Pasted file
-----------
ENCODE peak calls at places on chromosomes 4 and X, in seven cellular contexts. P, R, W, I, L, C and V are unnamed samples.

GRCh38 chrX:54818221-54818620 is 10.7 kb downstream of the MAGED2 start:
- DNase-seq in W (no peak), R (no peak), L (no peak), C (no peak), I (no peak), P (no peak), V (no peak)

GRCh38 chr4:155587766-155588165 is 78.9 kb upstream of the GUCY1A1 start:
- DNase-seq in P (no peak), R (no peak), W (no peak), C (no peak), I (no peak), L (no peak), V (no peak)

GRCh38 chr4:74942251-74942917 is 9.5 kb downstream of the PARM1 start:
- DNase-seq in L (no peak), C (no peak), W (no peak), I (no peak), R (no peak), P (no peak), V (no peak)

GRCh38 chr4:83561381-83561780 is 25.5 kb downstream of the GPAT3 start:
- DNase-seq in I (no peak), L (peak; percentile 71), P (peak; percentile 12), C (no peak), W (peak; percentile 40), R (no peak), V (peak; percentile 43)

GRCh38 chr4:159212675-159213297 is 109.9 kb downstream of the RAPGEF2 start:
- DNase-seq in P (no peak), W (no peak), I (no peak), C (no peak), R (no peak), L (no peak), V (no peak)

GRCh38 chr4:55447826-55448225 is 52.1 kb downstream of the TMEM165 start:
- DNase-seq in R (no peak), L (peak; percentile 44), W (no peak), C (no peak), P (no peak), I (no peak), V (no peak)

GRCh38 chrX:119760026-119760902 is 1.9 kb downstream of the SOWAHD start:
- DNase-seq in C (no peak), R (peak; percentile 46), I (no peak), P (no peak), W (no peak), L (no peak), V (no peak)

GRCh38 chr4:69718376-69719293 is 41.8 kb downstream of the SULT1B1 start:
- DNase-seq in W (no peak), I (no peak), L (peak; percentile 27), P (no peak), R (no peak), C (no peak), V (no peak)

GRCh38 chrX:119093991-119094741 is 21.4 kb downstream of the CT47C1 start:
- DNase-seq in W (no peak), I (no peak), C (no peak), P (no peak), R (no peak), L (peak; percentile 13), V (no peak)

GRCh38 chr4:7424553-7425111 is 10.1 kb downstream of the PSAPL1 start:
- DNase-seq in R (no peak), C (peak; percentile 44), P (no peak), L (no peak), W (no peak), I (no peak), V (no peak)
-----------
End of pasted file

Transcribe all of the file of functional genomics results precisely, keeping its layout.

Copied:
ENCODE peak calls at places on chromosomes 4 and X, in seven cellular contexts. P, R, W, I, L, C and V are unnamed samples.

GRCh38 chrX:54818221-54818620 is 10.7 kb downstream of the MAGED2 start:
- DNase-seq in W (no peak), R (no peak), L (no peak), C (no peak), I (no peak), P (no peak), V (no peak)

GRCh38 chr4:155587766-155588165 is 78.9 kb upstream of the GUCY1A1 start:
- DNase-seq in P (no peak), R (no peak), W (no peak), C (no peak), I (no peak), L (no peak), V (no peak)

GRCh38 chr4:74942251-74942917 is 9.5 kb downstream of the PARM1 start:
- DNase-seq in L (no peak), C (no peak), W (no peak), I (no peak), R (no peak), P (no peak), V (no peak)

GRCh38 chr4:83561381-83561780 is 25.5 kb downstream of the GPAT3 start:
- DNase-seq in I (no peak), L (peak; percentile 71), P (peak; percentile 12), C (no peak), W (peak; percentile 40), R (no peak), V (peak; percentile 43)

GRCh38 chr4:159212675-159213297 is 109.9 kb downstream of the RAPGEF2 start:
- DNase-seq in P (no peak), W (no peak), I (no peak), C (no peak), R (no peak), L (no peak), V (no peak)

GRCh38 chr4:55447826-55448225 is 52.1 kb downstream of the TMEM165 start:
- DNase-seq in R (no peak), L (peak; percentile 44), W (no peak), C (no peak), P (no peak), I (no peak), V (no peak)

GRCh38 chrX:119760026-119760902 is 1.9 kb downstream of the SOWAHD start:
- DNase-seq in C (no peak), R (peak; percentile 46), I (no peak), P (no peak), W (no peak), L (no peak), V (no peak)

GRCh38 chr4:69718376-69719293 is 41.8 kb downstream of the SULT1B1 start:
- DNase-seq in W (no peak), I (no peak), L (peak; percentile 27), P (no peak), R (no peak), C (no peak), V (no peak)

GRCh38 chrX:119093991-119094741 is 21.4 kb downstream of the CT47C1 start:
- DNase-seq in W (no peak), I (no peak), C (no peak), P (no peak), R (no peak), L (peak; percentile 13), V (no peak)

GRCh38 chr4:7424553-7425111 is 10.1 kb downstream of the PSAPL1 start:
- DNase-seq in R (no peak), C (peak; percentile 44), P (no peak), L (no peak), W (no peak), I (no peak), V (no peak)